This type of crab can grow up to 3.3 feet long and weigh some 9 pounds at maturity. Unlike any crab you’ve seen before, the coconut crabs can climb up trees when they’re too far from their burrow and need somewhere quick to hide when they spot aerial predators.



They live on Pacific islands and spend most of their days in the shade of the coconut trees, although they’re not particularly fond of the nuts themselves.

Their diet consists mainly of fruit, seeds, and nuts, but they’ll gladly feast on any type of carrion they run into when they have the chance.

They’ll strip the bones clean of any meat in a matter of hours. As to the bones, they’re not equipped to eat those, but experiments have shown they can drag and scatter bones 60 feet away.

In 1940, three years after Amelia Earhart vanished, a group of British settlers on the island discovered 13 human bones, most of them belonging to a skull.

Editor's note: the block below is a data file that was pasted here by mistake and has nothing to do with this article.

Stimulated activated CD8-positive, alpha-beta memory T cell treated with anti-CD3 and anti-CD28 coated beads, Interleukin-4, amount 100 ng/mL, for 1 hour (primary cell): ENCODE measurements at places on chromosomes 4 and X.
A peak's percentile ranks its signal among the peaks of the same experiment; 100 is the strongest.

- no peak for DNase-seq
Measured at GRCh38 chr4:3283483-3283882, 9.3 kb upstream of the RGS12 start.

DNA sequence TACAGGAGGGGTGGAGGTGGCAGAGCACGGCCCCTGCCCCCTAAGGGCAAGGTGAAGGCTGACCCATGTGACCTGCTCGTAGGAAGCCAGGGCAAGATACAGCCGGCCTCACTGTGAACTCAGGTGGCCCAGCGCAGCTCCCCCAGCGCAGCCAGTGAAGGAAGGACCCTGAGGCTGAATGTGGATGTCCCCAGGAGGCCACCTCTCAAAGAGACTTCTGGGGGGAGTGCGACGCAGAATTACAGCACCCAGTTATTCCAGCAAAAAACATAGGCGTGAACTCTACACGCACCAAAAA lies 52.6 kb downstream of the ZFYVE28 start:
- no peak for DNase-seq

At the time, the bones were presumed to belong to a short, stocky European male, but modern scientists are challenging that hypothesis. 

According to Ballard’s team, which included several National Geographic archaeologists, the coconut crab theory explains why only a few bones were ever found.

The rest were scattered by the coconut crabs and might have ended deep in their burrows or the sea. 

The Anti-Freckle Cream Clue

How do we even know Amelia Earhart made it to the island? The answer lies in the glass fragments found on the island.

Historian Richard Gillespie has collected several glass fragments and painstakingly put them together to form a container.

Gillespie, who has spent more than 30 years trying to solve the mystery, is optimistic the glass came from an anti-freckle cream trendy at the time.

Amelia Earhart hated her freckles and was known to hide them under a thick layer of “Dr. C H Berry’s Freckle Ointment.”

It would have worked as it was 80 percent mercury – it was so potent that the mercury had impregnated onto the glass, which is how we know what it was,” Gillespie said in an interview